A related issue is that I tend to constantly update my work. This is extremely annoying when you've already showed someone how something works, and they come back and now things are different. Sometimes you have to have a version you're working on, and a version you show...they can't always be parallel.
3 - Innovative people tend to be seen as impractical
It never fails that I get great feedback on my blogs, as a speaker and lecturer but in the actual workplace, among a general audience people wonder whether innovation isn't a bit too radical for them. One way to deal with this is again, to team up with other innovators or people who appreciate creativity and innovation. Another way is to be seen as the designated innovator and so the organization makes space for your input because they feel they need someone like that.
4 - Innovative people tend to hold themselves to unrealistic standards
I am not sure why but I have this idea that I must constantly be innovating. Sounds great except the pace is obviously not sustainable on a constant basis and I sometimes feel like I'm failing even though objectively have achieved a lot. For example I've just come out of a six-week urgent website renovation project and while it was going on, managed to learn a lot of new things, develop some innovative ways to get work done quicker/better etc. But yesterday was a slow day and I found myself feeling like a "failure." So of course I drove my assistant crazy focusing on our internal blog and how it needed to be fixed up. I don't really have the answer to this except to be aware of it and to try and have mercy on the people who have to work with you. 
5. Innovative people talk about process whereas most people want the bottom line
I am working with someone right now who is extremely creative. I get her completely. But when she answers a question she takes a long time to do it because she will answer the question, relate it to other things she's done, provide context, and generally take you through the whole A to Z of why she thinks what she does. For me this is all extremely valuable information and I mentally file it away as training. But for bottom-line business types (most people) it's more than what they want or can understand. My husband always tells me "say the end at the beginning" and that's pretty good advice - that and think to yourself "they only want 10% of what you had planned to say."
Hope this is helpful.

Have a great day everyone, and good luck!

Normal People Make Boring Brands

Have you ever noticed that Maroon 5 produces the same kind of song again and again?

Every one of them is about messed-up love. Extreme. Betrayal. Abnormally skinny people with exaggerated makeup and tattoos.

But I can't not listen to the songs.

Mel Gibson has been caught over and over as a ranting, raving anti-Semite. ("The Passion of the Christ" is Exhibit A.)

But when "Braveheart" is on TV, I stop everything and watch.

What is it about branding, that to do it well you have to be obsessed, insane, extreme?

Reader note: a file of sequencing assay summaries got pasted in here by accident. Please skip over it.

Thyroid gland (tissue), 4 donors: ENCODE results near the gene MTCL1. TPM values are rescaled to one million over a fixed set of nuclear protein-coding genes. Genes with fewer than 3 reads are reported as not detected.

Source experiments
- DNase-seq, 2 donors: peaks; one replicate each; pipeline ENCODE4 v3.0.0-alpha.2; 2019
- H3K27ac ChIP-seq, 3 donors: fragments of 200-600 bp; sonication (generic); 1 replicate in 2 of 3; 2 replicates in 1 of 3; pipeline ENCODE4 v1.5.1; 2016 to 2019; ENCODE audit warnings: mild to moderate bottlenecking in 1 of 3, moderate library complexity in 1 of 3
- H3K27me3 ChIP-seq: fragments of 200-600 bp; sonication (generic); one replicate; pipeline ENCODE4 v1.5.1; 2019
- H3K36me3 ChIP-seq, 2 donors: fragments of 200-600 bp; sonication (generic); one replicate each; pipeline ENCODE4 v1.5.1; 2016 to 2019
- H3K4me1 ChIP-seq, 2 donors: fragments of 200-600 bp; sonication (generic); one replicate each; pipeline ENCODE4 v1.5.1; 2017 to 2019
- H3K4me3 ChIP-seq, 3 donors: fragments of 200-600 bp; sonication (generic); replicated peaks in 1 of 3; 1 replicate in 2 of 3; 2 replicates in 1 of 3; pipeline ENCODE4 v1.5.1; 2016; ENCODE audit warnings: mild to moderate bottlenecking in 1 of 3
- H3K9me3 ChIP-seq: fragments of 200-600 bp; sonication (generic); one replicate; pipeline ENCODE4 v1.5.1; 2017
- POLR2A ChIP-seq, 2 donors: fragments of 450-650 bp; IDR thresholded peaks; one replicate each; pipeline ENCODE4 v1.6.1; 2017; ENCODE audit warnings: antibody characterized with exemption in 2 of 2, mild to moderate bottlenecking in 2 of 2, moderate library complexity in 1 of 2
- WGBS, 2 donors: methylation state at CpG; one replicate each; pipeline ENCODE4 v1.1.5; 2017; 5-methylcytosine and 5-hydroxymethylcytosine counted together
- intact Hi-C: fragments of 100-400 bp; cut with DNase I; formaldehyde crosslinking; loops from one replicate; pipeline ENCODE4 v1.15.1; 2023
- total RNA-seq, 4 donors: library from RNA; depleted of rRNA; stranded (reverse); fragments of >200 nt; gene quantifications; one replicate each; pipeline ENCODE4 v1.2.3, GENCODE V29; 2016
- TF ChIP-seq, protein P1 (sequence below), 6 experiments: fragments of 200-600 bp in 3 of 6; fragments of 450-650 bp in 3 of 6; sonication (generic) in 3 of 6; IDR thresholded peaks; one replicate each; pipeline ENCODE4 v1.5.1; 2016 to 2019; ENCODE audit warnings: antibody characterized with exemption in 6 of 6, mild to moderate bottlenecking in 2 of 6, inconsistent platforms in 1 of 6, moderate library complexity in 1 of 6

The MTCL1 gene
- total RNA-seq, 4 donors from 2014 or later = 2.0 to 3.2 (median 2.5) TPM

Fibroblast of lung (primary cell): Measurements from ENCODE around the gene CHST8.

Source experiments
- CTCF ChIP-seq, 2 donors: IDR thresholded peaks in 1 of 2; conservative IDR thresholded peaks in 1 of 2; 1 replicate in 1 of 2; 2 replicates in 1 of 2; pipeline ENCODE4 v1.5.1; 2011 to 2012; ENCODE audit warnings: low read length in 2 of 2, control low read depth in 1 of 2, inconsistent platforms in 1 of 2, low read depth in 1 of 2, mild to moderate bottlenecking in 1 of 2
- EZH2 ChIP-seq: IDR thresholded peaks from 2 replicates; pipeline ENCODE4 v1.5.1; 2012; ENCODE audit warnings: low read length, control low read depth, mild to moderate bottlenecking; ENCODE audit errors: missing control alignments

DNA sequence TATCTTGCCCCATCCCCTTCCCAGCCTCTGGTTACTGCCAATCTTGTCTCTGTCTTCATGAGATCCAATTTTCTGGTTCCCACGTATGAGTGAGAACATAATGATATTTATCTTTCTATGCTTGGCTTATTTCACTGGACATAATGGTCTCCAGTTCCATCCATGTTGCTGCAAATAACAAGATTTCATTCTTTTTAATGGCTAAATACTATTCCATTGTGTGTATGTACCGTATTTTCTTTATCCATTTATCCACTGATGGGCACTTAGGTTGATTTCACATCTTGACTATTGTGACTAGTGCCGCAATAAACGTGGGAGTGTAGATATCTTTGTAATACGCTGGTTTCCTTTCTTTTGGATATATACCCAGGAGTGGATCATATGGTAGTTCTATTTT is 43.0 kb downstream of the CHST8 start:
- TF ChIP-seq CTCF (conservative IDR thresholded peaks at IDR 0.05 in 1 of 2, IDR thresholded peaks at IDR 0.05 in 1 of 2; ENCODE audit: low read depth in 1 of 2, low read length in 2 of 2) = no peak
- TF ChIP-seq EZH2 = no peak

Often the great brands don't even know they are doing branding. In fact the more consciously they brand, the more they ruin it (Madonna).

But their bizarre obsession with a single hyper-specific thing, combined with their skill and personal craziness, makes them totally valuable. (Britney Spears.)

Michael Jackson had it.

Whitney Houston had it.

Marilyn Monroe had it.

Elizabeth Taylor had it.

All the great brands have been slightly off kilter - more than slightly.

The question is whether they can sustain that edge, without falling off the cliff.

7 Real Ways To Introduce Organizational Change

This morning I was fortunate to attend a workshop sponsored by Jive Software as part of its "Jive Live" tour. (The workshop was free and open to the public, and this is not an endorsed post nor an endorsement of the company or its products.)

Jive is part of the new wave of "social business" companies integrating knowledge management, collaboration, and internal communications for greater productivity. Yammer and Socialtext are two competitor names that come to mind, although there are many (Quora has a fairly comprehensive listing).

The workshop itself was very educational (see #jivelive) but the best part for me was the "7 Steps to Success" presented at the end. They are useful for implementing ANY organizational change strategy.

1. Align to business strategy. Use your initiative to answer the question, "This year we will ---"

2. Gain strong executive sponsorship. If the leader wants it, everyone will want it.

3. Pilot with influential groups. These are the "buzzworthy" folks, the ones other people copy, and/or those whose success is repeatable in other offices.

4. Train people how to use it - explain to them how to act in the "new order" - this does not refer to infantile, overly restrictive policy

5. Seed the environment with examples of success - put content in the blog before you launch it, for example; if a different kind of change, populate the environment with living examples of success

6. Communicate in all directions - 
from the bottom - experts, influencers - and top down executives, staff meetings

7. Be able to show the impact - quantitative use, qualitative feedback and correlate use to impact

Excellent seminar, really excellent - I will be carrying around these tips for a while till I memorize them.